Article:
Thank you again. Ann


Online vet, Dr. Marie

Dr. Marie replied:

I'm happy to look at her numbers but really, if they are in the normal ranges then there is nothing that I will be able to determine.

I do find that it is rare that a vet will push to do tests just to make money...perhaps I live in a sheltered world, but I do believe that most vets are above board.

With that being said, if you want to find another vet, here is a good way to find one. I usually recommend that people go to the park and find people who are walking with their dogs. Ask them who their vet is and what they think. Now, most people may say that their vet is a little expensive, but you'll soon get the idea as to which vets are most respected in the area.

I've had a number of cases like Bonnie's that are frustrating where I just can't find a medical reason for the weight loss. Unfortunately in some cases we end up doing a lot of tests and sometimes it takes a long time to get the answer. :(



Customer reply:

I agree that most vets are above board. I loved the vets I worked for, they always gave alternatives and tried to work with patients and their people the best they could. This being said, I think we just got a bad one this time. The refusual to prescribe any pain meds really upset me. I won't take up your time with all of her numbers. Her total T4 reads: Results 0.0 Reberence Range 0.8-4.0.

Her Creatinine was: Lab Result 1.1 Lab unit mg/dL Normal Lab Range 0.8-2.4
BUN 19.0 mg/dL Normal 16.0-36.0

Below Normal were Glucose at 50.0 Lab range 71.0-159.0
Total Protein4.7 Lab Range 5.7-8.9
Potassium 6.0 Above Normal 3.5-5.8
Platlet Count Below Normal70.0 200.0-500.0

I am not expecting a diagnosis from you this way but would just like your opinion or ideas and also if you could tell me if you would prescribe a pain med with these numbers to one of your patients. I would like to know what direction to go in with the next vet. Thank you again.


Online vet, Dr. Marie

Dr. Marie replied:

The only thing that's a little bit unusual to me in those blood results is the low platelet count. However, it's really uncommon for a cat to have low platelets. Usually when we see a low level it's because there was some difficulty in getting the blood sample (and that's really common with a cat.)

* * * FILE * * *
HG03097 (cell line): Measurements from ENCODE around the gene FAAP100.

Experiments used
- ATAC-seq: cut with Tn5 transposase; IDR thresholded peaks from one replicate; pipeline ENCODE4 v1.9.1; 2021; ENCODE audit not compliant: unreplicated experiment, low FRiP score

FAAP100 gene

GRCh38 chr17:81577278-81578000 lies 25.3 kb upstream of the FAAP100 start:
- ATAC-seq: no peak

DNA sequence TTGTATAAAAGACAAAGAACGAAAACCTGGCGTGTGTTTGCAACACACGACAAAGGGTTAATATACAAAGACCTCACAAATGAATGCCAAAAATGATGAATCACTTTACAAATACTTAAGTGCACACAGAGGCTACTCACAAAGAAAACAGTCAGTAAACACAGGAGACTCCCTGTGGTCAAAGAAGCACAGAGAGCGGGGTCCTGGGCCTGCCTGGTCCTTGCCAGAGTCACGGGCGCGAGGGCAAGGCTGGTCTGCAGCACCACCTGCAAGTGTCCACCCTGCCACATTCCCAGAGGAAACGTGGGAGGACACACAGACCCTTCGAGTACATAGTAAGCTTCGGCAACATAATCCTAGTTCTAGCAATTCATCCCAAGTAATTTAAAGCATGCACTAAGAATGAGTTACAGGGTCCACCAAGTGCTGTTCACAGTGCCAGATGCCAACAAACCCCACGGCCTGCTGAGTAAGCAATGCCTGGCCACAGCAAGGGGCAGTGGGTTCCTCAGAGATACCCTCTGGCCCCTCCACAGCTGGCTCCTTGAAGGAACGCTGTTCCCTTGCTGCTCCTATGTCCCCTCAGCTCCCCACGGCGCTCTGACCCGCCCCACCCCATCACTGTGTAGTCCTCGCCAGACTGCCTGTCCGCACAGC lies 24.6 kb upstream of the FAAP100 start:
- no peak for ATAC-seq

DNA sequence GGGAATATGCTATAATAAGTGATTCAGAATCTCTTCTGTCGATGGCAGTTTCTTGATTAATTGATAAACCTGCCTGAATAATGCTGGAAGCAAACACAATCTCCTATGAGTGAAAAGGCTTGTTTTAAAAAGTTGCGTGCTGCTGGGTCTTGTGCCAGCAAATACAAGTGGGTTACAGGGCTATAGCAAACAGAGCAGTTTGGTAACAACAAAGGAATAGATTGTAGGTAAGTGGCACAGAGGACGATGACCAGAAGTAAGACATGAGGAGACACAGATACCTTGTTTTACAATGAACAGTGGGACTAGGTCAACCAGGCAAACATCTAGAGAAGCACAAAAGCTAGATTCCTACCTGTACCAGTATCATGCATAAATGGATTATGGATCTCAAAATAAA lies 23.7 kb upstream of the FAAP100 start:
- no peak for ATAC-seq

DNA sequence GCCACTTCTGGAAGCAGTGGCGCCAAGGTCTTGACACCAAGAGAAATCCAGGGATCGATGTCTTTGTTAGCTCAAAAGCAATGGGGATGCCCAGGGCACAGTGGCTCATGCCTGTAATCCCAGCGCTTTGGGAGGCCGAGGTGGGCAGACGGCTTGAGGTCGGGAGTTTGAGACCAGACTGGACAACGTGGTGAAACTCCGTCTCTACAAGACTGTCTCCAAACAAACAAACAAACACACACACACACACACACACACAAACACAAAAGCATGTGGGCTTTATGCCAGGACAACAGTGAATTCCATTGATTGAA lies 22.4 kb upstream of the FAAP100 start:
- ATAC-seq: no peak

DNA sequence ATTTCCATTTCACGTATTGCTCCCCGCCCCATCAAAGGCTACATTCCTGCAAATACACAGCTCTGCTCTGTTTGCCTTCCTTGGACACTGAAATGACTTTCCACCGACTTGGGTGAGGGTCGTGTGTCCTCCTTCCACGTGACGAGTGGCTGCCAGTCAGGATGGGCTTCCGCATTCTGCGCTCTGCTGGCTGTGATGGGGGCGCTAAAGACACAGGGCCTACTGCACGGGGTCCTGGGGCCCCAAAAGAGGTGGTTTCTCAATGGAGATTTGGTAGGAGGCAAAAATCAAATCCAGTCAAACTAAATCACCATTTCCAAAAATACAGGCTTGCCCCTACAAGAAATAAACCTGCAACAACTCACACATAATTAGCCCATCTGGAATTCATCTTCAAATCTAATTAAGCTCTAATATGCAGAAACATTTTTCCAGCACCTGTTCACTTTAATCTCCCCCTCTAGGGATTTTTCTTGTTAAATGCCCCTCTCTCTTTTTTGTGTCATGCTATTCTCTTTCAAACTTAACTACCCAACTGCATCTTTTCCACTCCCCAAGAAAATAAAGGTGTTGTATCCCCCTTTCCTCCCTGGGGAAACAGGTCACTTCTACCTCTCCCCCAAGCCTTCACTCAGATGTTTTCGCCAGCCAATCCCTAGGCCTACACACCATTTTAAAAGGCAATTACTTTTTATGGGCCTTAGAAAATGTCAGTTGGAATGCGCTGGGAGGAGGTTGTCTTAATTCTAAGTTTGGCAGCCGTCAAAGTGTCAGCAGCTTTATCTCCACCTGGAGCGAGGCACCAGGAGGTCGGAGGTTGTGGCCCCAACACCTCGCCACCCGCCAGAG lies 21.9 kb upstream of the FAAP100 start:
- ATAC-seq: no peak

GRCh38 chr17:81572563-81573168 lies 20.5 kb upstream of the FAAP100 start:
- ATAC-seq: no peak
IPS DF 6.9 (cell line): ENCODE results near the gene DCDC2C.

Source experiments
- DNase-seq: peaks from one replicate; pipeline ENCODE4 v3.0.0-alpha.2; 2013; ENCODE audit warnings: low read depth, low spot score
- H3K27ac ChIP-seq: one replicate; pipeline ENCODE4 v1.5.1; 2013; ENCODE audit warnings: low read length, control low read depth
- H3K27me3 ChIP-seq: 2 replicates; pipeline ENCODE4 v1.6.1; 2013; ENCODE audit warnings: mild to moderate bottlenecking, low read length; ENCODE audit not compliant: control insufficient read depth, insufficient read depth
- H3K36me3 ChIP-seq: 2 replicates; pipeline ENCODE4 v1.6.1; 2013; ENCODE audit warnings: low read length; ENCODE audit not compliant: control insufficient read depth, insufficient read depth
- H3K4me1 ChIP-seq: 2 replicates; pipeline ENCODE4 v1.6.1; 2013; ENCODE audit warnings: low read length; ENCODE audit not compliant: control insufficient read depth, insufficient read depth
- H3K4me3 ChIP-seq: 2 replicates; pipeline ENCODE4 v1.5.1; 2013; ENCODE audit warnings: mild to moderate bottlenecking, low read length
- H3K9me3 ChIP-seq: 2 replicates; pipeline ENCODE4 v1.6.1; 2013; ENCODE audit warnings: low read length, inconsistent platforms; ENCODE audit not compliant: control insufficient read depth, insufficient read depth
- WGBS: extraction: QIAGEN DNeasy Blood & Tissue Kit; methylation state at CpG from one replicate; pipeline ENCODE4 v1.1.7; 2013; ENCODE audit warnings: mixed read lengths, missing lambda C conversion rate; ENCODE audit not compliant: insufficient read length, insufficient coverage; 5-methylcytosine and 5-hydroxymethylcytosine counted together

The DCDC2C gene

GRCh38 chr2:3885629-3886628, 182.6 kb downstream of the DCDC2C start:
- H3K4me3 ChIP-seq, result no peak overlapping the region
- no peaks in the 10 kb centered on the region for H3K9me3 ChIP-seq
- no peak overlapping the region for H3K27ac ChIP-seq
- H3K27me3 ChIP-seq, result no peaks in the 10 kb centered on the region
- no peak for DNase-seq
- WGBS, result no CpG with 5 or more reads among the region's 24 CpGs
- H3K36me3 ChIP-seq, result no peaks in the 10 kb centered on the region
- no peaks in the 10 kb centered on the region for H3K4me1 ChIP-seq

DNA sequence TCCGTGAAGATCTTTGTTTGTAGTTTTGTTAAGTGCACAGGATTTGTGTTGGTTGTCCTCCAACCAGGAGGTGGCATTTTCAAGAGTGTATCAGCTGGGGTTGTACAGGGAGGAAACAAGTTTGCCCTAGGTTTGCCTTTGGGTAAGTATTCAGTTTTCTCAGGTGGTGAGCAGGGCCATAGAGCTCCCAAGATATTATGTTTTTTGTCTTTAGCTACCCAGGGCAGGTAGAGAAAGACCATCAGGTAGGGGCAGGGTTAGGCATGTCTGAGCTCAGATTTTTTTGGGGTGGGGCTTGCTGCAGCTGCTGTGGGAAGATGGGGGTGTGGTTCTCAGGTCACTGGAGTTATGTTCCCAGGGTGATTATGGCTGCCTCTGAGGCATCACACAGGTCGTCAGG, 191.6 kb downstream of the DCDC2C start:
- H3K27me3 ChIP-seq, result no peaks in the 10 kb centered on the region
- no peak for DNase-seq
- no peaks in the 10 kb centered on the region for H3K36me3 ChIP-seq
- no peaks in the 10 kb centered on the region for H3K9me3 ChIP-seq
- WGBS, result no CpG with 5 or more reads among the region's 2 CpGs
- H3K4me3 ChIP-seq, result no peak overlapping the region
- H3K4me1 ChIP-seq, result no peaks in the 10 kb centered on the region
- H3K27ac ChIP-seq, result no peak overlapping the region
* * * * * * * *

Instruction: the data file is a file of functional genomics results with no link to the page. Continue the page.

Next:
Plus, a low platelet level really should have nothing to do with the symptoms that you are describing.

The rest of the bloodwork looks totally normal to me.

It never hurts to get a second opinion though!



Customer reply:

Ok, thank you. I didn't know that about platelets. You have been so helpful! I feel armed with some knowledge to take to a new appointment which I will be making soon.

Can you suggest anything I can give her for pain until then? I know only what I can't give. She is eating pretty normally, only wet food now and has stopped vomiting.




Online vet, Dr. Marie

Dr. Marie replied:

There really is no over the counter medication that is safe and effective to give cats for pain.

If she's eating normally then this is a good sign. Actually, cats that are in significant pain usually have a greatly decreased appetite. I would hold off on any meds until you have your second opinion appointment.



Customer reply:

All right. Thank you again, so much!!


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Dr. MarieDr. Marie is a veterinarian who practices in a busy animal hospital in Ottawa, Ontario. She created Ask A Vet Question as a resource for good, accurate veterinary advice online. Dr. Marie treats dogs, cats, hamsters, guinea pigs, and rats. She has been a vet since 1999.

Is an online vet visit just as good as a trip to your veterinarian? No! But, many times, asking an online veterinarian a question can help save you money. While Dr. Marie can't officially diagnose your pet or prescribe medications, she can often advise you on whether a vet visit is necessary. You can also ask Dr. Marie for a second opinion on your pet's condition.